Dr. Williams received her degrees from the University of Kansas and Fisk University.

Dr. Joy Kinard

Superintendent of  Alabama’s Tuskegee Airmen National Historic Site, Tuskegee Institute National Historic Site and Selma to Montgomery National Historic Trail

Kinard’s 20-year NPS career reflects an abiding interest in the preservation and advancement of stories pertinent to African-American and American heritage. She has held multiple leadership roles, including her current 4-year tenure as the first superintendent of Charles Young Buffalo Soldiers National Monument; a term as National Capital Parks-East central district manager, where she managed the Mary McLeod Bethune Council House National Historic Site, National Archives for Black Women’s History, and Carter G. Woodson Home National Historic Site, among other units; and assignments as acting chief of interpretation, education, and cultural resource manager at the Martin Luther King, Jr., National Historic Site and Wolf Trap National Park for the Performing Arts. She also served as a park ranger at various sites in Virginia and Maryland, educating visitors on the stories of prominent figures in American history, including George Washington, Frederick Douglass and Robert E. Lee.

A scholar of African-American history and culture, Kinard contributed to the seminal African American National Biography Encyclopedia and published her first book, The Man, The Movement, The Museum: The Journey of John R. Kinard as the First African American Director of a Smithsonian Institution Museum in tribute to her father in 2017. She taught African American History, U.S. History to 1877 and other courses as an adjunct professor for seven years with the University of the District of Columbia’s Department of History and was lead curator on the Delta Sigma Theta Sorority, Inc. Celebrating a Century of Sisterhood, Scholarship & Service commemorative exhibition.

Dr. Kinard received her degrees from Livingstone College and Howard University.

Dr. Noelle Trent

Director of Interpretation, Collections & Education at the National Civil Rights Museum in Memphis

Dr. Noelle N. Trent  earned a Masters in Public History, and a Ph.D. in United States History from Howard University in Washington, DC. Dr. Trent is an accomplished public historian and has worked with several noted organizations and projects including the National Park Service, the Frederick Douglass National Historic Site, and the Smithsonian Institution’s National Museum of African American History and Culture, where she contributed to the exhibition Defending Freedom, Defining Freedom: The Era of Segregation 1876 – 1968.

She has been a contributor to the African American Intellectual History Society’s blog, and was featured in “Breaking Free: An Underground Special” for the WGN America drama Underground. Dr. Trent has traveled internationally, presenting lectures at the European Solidarity Center in Gdansk, Poland and in Sopot, Poland as part of the 2017 Memphis in Poland Festival.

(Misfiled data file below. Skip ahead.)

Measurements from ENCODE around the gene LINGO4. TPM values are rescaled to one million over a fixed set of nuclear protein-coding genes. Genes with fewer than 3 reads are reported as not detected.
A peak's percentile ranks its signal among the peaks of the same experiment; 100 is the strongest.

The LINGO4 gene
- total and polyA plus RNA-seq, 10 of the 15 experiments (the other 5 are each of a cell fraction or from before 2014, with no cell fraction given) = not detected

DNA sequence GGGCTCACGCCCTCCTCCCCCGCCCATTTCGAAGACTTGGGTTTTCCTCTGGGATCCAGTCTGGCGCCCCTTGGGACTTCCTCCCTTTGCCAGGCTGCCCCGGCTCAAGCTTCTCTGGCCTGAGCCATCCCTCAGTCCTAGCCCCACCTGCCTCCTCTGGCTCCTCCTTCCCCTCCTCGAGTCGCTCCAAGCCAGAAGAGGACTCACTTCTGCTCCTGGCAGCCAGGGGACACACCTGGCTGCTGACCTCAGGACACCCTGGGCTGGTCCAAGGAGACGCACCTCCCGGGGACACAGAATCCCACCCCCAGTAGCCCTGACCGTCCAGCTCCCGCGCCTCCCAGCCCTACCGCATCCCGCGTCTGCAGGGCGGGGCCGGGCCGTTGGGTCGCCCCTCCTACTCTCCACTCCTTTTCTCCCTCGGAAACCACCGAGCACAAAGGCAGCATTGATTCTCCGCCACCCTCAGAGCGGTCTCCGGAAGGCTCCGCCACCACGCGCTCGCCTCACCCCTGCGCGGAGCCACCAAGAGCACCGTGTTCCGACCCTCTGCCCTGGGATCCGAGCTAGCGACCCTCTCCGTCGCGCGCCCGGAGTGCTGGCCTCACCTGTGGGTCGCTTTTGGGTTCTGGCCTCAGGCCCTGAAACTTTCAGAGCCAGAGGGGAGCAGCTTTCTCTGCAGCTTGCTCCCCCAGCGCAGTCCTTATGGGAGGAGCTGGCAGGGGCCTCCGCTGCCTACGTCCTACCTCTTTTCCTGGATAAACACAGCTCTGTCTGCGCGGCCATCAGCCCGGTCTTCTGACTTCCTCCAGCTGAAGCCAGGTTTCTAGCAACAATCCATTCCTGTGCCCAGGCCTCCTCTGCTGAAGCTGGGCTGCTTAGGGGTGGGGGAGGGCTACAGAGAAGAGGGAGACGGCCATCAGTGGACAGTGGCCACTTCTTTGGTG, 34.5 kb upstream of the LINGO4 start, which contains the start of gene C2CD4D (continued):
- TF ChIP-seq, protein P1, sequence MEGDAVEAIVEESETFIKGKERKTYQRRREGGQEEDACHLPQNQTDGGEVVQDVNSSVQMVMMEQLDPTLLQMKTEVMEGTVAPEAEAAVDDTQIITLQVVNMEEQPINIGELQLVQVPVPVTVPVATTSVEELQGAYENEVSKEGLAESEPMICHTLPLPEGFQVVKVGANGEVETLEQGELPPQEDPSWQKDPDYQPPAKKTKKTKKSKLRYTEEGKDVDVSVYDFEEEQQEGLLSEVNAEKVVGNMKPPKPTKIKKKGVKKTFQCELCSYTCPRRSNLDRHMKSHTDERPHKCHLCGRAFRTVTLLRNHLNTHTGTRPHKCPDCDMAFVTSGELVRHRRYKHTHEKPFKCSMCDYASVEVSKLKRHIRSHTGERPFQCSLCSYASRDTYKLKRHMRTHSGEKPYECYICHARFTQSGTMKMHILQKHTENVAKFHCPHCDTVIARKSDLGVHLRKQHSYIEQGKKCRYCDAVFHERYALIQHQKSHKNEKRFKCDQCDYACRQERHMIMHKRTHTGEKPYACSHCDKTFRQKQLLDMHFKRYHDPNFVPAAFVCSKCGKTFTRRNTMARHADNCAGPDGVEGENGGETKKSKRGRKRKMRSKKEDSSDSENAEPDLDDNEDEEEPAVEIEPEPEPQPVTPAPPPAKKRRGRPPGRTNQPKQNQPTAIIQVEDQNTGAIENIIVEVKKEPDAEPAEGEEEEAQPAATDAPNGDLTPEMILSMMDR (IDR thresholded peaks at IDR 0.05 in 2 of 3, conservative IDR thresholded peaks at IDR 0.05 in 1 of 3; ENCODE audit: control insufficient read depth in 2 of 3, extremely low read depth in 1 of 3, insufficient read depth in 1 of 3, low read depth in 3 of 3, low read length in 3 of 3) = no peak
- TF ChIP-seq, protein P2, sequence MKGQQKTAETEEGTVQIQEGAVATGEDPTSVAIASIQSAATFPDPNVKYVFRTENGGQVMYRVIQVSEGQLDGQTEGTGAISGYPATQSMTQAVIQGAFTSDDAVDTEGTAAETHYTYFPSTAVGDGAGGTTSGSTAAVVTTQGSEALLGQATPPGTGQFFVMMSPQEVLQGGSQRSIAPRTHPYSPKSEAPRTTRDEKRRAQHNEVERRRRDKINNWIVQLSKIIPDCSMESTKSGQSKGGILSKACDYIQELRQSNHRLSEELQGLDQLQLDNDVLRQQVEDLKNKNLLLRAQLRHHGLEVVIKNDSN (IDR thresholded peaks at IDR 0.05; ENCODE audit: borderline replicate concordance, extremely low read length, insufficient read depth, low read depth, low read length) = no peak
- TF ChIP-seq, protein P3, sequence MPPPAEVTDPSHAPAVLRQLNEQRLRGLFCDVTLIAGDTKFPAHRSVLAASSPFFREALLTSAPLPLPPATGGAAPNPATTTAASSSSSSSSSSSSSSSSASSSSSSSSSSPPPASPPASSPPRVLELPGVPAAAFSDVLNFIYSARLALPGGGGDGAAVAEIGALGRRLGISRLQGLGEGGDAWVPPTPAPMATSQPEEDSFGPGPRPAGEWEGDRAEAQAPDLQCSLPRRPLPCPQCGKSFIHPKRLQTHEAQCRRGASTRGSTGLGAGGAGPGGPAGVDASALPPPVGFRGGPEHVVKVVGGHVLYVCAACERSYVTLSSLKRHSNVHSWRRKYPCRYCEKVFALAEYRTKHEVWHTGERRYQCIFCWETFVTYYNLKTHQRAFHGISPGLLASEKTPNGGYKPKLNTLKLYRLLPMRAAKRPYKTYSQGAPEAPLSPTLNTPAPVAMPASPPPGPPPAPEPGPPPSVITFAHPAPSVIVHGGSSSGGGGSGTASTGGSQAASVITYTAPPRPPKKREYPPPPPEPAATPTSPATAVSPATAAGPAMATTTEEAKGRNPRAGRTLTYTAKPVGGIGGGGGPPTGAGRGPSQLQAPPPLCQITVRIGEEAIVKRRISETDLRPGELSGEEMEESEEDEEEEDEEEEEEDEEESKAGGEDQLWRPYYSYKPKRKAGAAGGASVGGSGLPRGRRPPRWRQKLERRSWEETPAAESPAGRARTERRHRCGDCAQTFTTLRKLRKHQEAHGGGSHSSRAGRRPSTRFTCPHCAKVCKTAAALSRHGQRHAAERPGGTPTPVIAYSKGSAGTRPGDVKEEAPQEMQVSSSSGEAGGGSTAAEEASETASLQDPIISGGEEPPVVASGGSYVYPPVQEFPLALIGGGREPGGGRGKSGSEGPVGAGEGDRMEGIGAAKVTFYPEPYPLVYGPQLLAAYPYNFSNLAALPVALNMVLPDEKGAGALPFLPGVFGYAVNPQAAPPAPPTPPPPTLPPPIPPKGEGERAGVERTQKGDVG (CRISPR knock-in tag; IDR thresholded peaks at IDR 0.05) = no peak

She has recently curated an exhibition and planned the commemorative service as a part of  the National Civil Rights Museum’s commemoration of the 50th anniversary of Dr. King’s assassination, MLK50.

Dr. Trent has also served on several AAAM Conference Planning Committees and currently serves as the #AAAM2021 Conference Planning Co-Chair.  She is a member of Delta Sigma Theta Sorority, Inc.


Ricky Parker

Special Assistant to the Provost, Office of the Provost Virginia Union University, Curator Museum of African Art Virginia Union University

Mr. Parker is an adjunct faculty member at Virginia Union University (VUU), where he supports the Provost and Senior Vice President of Academic Affairs. He also works directly on special projects and academic communications.

Mr. Parker teaches in the VUU Sydney Lewis School of Business, as well as the Richard Robertson School of Media and Culture at Virginia Commonwealth University.  In addition, Ricky teaches courses in entertainment marketing, database marketing, copywriting, and public relations.

Mr. Parker serves as Executive Director of the VUU Ruth Coles Harris Leadership Institute. The Institute provides leadership development training to students, working professionals, and community members with a particular emphasis on entrepreneurship and capacity-building in African/African-American communities, which aligns perfectly with the mission and scope of the AAAM.

Mr. Ricky Parker is a graduate of the Sydney Lewis School of Business at VUU; where he earned a B.S. in Marketing. Ricky is also a member of Kappa Alpha Psi Fraternity, Inc.



Trenda Davidson

Assistant Director, College Park Aviation Museum, College Park, MD

Trenda Davidson is the Assistant Director of the Aviation Museum in College Park, Maryland.  Prior to this role, she served as the Acting Director of the College Park Aviation Museum and successfully transitioned the museum from an in-person space to fully virtual.  Mrs. Davidson conducted several virtual tours and implemented virtual programming for the museum which increased visibility for the site within the local/regional community and beyond.  Prior to these roles, Trenda also worked at several other AAAM Institutional Museums to include the Tubman African American Museum in Macon, GA and the Banneker-Douglass Museum in Annapolis, MD.

She received her degrees from Morgan State University and Appalachian State University and is a member of Zeta Phi Beta Sorority, Inc.